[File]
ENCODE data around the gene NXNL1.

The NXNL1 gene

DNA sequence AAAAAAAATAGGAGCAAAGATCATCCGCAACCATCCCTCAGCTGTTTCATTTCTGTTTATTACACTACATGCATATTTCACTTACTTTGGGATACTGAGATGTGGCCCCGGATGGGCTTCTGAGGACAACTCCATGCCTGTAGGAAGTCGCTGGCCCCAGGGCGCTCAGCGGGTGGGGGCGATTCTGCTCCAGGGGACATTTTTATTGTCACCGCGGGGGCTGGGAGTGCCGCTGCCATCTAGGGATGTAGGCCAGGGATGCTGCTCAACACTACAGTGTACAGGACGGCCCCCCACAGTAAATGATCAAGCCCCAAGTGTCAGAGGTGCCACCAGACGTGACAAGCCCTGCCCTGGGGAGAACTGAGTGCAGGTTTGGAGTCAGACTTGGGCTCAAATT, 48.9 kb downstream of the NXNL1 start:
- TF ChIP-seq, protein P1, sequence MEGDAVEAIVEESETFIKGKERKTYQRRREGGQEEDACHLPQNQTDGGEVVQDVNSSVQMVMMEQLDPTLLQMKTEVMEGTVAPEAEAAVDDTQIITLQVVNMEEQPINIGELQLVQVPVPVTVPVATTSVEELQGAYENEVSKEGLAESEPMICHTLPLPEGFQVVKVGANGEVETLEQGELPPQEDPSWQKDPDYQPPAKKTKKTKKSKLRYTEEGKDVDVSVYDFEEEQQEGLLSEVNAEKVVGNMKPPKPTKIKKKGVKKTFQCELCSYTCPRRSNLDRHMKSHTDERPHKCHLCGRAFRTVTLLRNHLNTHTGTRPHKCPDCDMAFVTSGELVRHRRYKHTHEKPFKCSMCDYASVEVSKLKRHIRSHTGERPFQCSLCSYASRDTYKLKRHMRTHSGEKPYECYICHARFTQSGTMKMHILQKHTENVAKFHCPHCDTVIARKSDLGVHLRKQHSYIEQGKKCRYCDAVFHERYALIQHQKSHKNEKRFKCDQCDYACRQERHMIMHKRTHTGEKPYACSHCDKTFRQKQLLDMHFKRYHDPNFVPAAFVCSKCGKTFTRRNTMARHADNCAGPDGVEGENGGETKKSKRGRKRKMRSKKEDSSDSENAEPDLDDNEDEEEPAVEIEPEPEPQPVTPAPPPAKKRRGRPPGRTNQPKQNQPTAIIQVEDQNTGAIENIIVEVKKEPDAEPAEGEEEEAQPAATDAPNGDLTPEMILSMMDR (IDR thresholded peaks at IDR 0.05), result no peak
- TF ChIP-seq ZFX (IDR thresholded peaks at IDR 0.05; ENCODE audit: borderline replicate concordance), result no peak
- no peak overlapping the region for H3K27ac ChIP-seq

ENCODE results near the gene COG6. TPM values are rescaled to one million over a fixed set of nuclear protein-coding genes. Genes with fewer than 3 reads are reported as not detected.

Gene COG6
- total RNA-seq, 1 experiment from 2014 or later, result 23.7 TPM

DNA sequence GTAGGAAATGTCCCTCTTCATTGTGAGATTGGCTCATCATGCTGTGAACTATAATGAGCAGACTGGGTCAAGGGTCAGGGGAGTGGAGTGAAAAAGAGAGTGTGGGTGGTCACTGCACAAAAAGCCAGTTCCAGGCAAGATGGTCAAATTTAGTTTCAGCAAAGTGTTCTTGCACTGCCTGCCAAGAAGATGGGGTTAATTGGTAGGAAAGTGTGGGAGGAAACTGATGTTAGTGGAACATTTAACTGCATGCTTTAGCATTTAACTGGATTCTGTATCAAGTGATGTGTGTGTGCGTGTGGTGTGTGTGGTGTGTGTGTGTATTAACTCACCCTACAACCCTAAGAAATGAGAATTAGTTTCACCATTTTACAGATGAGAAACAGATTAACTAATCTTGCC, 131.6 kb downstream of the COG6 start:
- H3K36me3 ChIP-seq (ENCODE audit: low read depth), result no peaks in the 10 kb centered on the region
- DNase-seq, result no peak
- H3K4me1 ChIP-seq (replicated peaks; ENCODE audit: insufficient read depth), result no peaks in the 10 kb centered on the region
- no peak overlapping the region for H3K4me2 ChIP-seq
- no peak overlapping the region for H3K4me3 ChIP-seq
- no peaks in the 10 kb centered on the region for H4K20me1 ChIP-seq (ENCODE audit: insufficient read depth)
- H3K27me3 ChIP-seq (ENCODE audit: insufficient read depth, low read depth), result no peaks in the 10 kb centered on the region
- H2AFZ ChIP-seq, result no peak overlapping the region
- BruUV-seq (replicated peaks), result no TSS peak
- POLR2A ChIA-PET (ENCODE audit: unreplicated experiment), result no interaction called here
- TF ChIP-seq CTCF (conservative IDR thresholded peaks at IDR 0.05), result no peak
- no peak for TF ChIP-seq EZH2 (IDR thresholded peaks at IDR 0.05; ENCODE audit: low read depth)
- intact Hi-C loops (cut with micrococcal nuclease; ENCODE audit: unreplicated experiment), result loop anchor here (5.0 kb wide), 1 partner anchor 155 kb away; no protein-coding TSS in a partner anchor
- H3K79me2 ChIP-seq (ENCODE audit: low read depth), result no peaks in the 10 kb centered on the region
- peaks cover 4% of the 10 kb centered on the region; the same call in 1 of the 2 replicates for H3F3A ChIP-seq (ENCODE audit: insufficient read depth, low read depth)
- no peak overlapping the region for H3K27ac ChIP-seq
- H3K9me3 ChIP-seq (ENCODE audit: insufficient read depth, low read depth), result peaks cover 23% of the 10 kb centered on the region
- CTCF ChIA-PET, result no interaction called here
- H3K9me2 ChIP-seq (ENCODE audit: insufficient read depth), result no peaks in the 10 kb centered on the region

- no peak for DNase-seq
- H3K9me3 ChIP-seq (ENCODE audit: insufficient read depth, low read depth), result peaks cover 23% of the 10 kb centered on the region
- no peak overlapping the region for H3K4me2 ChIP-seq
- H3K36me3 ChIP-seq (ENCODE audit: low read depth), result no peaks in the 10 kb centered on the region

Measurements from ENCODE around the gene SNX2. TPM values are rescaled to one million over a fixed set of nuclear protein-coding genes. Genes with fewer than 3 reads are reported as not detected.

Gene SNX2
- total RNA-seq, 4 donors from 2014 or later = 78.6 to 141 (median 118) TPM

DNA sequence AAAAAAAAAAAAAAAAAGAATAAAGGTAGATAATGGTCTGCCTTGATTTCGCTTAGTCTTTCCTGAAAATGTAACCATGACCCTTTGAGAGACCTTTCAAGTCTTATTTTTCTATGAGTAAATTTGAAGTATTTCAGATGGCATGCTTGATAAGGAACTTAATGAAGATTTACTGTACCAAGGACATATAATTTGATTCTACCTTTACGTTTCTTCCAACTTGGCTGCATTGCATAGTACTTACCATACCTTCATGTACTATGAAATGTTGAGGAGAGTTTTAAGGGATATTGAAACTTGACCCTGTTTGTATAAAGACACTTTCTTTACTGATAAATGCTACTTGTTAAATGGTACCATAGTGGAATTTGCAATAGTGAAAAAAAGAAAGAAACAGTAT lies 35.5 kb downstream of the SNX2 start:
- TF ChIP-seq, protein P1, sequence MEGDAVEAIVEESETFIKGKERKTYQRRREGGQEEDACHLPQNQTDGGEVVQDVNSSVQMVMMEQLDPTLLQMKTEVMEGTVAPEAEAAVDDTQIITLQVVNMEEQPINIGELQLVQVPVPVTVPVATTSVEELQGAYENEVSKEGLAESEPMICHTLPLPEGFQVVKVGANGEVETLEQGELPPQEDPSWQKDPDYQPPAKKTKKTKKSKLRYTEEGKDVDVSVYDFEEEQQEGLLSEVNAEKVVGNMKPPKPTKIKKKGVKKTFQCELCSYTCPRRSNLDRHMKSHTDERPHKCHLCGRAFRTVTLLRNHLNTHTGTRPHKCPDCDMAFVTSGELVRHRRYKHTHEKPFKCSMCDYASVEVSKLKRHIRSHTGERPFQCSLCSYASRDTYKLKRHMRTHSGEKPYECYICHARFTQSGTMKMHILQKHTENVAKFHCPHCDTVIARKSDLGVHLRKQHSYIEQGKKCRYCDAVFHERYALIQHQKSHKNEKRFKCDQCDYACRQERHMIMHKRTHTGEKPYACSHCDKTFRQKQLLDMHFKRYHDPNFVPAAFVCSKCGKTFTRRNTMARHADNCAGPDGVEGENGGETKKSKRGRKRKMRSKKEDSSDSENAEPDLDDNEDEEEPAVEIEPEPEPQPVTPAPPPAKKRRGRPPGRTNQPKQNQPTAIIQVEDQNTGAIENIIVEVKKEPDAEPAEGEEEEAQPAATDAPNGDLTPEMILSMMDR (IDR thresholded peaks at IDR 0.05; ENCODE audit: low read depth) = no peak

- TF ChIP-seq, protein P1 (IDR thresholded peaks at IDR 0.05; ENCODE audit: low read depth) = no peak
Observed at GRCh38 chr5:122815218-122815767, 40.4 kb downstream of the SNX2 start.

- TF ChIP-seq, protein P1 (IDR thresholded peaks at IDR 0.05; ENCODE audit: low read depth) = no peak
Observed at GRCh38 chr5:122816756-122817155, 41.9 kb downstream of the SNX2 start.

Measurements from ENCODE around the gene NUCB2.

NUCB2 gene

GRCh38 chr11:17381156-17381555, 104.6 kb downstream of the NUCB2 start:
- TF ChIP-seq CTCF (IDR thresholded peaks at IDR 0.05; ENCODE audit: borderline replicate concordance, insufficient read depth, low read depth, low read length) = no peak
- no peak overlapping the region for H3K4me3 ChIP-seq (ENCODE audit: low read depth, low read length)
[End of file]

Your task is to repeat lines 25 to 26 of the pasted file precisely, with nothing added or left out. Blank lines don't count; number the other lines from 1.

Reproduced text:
- peaks cover 4% of the 10 kb centered on the region; the same call in 1 of the 2 replicates for H3F3A ChIP-seq (ENCODE audit: insufficient read depth, low read depth)
- no peak overlapping the region for H3K27ac ChIP-seq